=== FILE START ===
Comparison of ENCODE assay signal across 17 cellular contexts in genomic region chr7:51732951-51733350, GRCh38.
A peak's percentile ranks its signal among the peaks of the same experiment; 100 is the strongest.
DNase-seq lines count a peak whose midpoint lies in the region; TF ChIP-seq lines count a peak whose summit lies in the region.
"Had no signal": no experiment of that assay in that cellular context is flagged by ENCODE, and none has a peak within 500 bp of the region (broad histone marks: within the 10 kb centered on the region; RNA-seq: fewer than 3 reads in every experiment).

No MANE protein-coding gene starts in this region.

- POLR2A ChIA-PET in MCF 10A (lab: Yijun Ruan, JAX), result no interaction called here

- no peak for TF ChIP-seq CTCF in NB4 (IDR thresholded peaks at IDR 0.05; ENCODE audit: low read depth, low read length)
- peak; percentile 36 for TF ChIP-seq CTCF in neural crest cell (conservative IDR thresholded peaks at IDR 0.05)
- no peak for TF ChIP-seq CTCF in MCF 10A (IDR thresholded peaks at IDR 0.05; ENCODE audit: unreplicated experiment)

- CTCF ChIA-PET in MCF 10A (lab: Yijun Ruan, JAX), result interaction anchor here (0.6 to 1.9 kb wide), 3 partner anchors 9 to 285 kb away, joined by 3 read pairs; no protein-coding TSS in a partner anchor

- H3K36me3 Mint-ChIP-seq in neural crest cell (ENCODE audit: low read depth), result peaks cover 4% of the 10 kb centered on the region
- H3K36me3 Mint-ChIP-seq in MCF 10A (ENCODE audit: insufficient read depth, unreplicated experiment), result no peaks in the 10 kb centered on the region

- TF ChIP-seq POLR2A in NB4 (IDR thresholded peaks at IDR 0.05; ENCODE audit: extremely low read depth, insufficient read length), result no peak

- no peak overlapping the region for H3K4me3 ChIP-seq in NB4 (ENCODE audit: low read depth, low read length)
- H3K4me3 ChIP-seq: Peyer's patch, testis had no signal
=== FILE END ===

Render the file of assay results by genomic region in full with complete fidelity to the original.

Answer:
Comparison of ENCODE assay signal across 17 cellular contexts in genomic region chr7:51732951-51733350, GRCh38.
A peak's percentile ranks its signal among the peaks of the same experiment; 100 is the strongest.
DNase-seq lines count a peak whose midpoint lies in the region; TF ChIP-seq lines count a peak whose summit lies in the region.
"Had no signal": no experiment of that assay in that cellular context is flagged by ENCODE, and none has a peak within 500 bp of the region (broad histone marks: within the 10 kb centered on the region; RNA-seq: fewer than 3 reads in every experiment).

No MANE protein-coding gene starts in this region.

- POLR2A ChIA-PET in MCF 10A (lab: Yijun Ruan, JAX), result no interaction called here

- no peak for TF ChIP-seq CTCF in NB4 (IDR thresholded peaks at IDR 0.05; ENCODE audit: low read depth, low read length)
- peak; percentile 36 for TF ChIP-seq CTCF in neural crest cell (conservative IDR thresholded peaks at IDR 0.05)
- no peak for TF ChIP-seq CTCF in MCF 10A (IDR thresholded peaks at IDR 0.05; ENCODE audit: unreplicated experiment)

- CTCF ChIA-PET in MCF 10A (lab: Yijun Ruan, JAX), result interaction anchor here (0.6 to 1.9 kb wide), 3 partner anchors 9 to 285 kb away, joined by 3 read pairs; no protein-coding TSS in a partner anchor

- H3K36me3 Mint-ChIP-seq in neural crest cell (ENCODE audit: low read depth), result peaks cover 4% of the 10 kb centered on the region
- H3K36me3 Mint-ChIP-seq in MCF 10A (ENCODE audit: insufficient read depth, unreplicated experiment), result no peaks in the 10 kb centered on the region

- TF ChIP-seq POLR2A in NB4 (IDR thresholded peaks at IDR 0.05; ENCODE audit: extremely low read depth, insufficient read length), result no peak

- no peak overlapping the region for H3K4me3 ChIP-seq in NB4 (ENCODE audit: low read depth, low read length)
- H3K4me3 ChIP-seq: Peyer's patch, testis had no signal